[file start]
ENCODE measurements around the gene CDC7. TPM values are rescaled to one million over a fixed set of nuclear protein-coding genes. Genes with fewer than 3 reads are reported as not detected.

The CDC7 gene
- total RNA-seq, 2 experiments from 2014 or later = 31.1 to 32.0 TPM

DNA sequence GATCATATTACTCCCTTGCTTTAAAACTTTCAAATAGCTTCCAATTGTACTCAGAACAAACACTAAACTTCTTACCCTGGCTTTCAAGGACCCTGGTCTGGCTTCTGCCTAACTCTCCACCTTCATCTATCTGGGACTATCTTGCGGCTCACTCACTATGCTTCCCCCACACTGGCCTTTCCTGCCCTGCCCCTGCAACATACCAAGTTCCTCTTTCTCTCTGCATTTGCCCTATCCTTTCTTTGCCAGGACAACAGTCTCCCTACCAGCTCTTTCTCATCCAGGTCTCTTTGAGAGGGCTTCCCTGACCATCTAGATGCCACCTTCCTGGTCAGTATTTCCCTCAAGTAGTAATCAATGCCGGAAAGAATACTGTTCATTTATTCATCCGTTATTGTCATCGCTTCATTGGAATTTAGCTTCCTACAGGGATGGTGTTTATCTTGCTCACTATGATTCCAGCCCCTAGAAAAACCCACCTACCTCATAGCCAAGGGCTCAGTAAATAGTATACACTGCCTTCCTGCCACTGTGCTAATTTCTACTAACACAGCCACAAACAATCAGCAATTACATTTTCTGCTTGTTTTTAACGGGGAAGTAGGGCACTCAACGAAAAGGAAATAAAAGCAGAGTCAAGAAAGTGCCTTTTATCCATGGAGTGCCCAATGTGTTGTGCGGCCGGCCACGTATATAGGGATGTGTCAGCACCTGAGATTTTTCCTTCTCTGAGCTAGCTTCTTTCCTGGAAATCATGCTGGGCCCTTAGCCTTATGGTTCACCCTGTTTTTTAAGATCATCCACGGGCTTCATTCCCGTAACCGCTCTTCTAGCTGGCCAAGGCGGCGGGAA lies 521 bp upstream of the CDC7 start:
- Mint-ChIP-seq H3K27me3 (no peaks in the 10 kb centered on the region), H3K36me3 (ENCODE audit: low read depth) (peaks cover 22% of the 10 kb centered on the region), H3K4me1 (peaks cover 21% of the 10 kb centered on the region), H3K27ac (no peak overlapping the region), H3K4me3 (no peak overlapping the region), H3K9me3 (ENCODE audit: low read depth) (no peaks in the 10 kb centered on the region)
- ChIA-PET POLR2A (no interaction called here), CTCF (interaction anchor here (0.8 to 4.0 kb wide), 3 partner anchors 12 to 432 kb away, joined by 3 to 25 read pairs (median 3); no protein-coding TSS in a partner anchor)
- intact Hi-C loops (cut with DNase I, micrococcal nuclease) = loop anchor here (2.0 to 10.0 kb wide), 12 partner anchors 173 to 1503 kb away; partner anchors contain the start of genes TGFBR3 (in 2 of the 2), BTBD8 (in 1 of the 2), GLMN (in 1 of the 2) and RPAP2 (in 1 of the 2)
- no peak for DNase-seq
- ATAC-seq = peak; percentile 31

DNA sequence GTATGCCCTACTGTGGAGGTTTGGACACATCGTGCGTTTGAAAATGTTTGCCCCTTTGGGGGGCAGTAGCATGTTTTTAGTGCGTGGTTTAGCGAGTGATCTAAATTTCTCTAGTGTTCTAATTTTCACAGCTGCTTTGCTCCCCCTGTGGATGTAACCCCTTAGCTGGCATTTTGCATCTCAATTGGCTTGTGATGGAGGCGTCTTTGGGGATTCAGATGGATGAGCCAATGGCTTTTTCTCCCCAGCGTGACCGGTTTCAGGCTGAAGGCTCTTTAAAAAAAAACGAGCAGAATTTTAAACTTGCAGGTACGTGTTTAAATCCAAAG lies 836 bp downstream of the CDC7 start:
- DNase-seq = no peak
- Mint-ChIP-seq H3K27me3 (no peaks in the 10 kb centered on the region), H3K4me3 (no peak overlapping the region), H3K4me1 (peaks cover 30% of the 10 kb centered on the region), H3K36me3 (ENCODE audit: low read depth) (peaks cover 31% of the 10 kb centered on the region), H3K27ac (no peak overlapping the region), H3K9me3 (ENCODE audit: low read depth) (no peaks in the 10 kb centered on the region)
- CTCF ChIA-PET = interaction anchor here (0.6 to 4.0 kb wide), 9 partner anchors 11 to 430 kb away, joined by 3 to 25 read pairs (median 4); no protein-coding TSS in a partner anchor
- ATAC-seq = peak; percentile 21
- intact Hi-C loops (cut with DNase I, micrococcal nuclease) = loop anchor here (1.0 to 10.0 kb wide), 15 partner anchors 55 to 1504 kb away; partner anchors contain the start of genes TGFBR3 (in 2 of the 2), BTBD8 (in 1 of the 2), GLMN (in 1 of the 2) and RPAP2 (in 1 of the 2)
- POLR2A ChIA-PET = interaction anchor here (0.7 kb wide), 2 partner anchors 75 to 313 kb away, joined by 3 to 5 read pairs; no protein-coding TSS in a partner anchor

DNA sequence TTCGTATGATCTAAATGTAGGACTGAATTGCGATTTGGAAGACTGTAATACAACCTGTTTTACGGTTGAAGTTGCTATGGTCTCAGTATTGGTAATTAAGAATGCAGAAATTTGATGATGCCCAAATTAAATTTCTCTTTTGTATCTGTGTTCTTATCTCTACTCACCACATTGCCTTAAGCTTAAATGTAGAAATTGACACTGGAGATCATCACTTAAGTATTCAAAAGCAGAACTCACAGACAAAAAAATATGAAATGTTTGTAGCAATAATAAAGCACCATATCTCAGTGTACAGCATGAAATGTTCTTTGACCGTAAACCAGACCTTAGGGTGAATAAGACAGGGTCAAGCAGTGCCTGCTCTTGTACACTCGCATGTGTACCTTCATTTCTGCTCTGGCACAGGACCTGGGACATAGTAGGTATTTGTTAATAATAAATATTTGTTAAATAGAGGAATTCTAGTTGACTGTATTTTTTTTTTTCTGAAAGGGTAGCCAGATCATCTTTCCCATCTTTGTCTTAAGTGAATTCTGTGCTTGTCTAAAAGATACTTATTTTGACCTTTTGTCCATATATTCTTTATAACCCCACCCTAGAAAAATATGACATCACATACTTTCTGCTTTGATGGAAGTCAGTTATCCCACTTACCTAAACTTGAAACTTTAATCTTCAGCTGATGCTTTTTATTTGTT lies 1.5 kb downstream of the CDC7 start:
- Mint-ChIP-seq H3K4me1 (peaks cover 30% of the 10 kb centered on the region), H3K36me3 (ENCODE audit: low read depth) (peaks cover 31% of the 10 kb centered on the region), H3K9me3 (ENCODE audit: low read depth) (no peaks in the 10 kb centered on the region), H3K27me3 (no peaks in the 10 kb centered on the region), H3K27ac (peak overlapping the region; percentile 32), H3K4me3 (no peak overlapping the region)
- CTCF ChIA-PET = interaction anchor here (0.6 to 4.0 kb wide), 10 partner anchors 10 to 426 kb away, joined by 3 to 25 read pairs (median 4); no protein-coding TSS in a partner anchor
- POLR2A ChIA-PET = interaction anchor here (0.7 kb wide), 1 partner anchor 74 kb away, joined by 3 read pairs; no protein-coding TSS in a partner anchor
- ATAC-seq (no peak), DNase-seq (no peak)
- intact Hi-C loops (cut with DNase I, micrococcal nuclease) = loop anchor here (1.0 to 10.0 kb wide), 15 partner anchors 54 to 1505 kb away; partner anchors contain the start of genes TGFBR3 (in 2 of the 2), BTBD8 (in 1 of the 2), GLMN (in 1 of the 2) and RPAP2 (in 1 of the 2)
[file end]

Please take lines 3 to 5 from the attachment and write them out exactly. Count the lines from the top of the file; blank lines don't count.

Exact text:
- total RNA-seq, 2 experiments from 2014 or later = 31.1 to 32.0 TPM

DNA sequence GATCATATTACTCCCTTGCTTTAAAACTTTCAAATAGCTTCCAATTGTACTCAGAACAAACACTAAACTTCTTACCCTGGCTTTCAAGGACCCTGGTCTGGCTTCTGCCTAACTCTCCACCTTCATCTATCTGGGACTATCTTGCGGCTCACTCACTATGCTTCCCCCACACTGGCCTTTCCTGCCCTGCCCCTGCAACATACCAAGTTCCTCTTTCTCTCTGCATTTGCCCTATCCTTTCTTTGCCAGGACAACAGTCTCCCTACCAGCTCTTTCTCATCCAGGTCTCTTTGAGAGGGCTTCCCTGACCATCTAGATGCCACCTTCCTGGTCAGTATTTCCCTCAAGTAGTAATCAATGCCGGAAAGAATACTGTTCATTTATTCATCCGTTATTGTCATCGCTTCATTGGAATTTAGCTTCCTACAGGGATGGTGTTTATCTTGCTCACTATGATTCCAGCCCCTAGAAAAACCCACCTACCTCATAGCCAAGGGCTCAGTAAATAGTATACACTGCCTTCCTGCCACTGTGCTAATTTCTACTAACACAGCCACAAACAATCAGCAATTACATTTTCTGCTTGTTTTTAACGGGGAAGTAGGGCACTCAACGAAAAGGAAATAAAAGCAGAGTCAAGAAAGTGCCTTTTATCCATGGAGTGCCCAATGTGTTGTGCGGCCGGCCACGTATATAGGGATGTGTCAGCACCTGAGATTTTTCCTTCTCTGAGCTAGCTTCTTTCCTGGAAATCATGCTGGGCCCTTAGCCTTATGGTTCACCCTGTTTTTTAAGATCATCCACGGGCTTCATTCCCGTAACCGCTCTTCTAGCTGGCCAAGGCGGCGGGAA lies 521 bp upstream of the CDC7 start:
- Mint-ChIP-seq H3K27me3 (no peaks in the 10 kb centered on the region), H3K36me3 (ENCODE audit: low read depth) (peaks cover 22% of the 10 kb centered on the region), H3K4me1 (peaks cover 21% of the 10 kb centered on the region), H3K27ac (no peak overlapping the region), H3K4me3 (no peak overlapping the region), H3K9me3 (ENCODE audit: low read depth) (no peaks in the 10 kb centered on the region)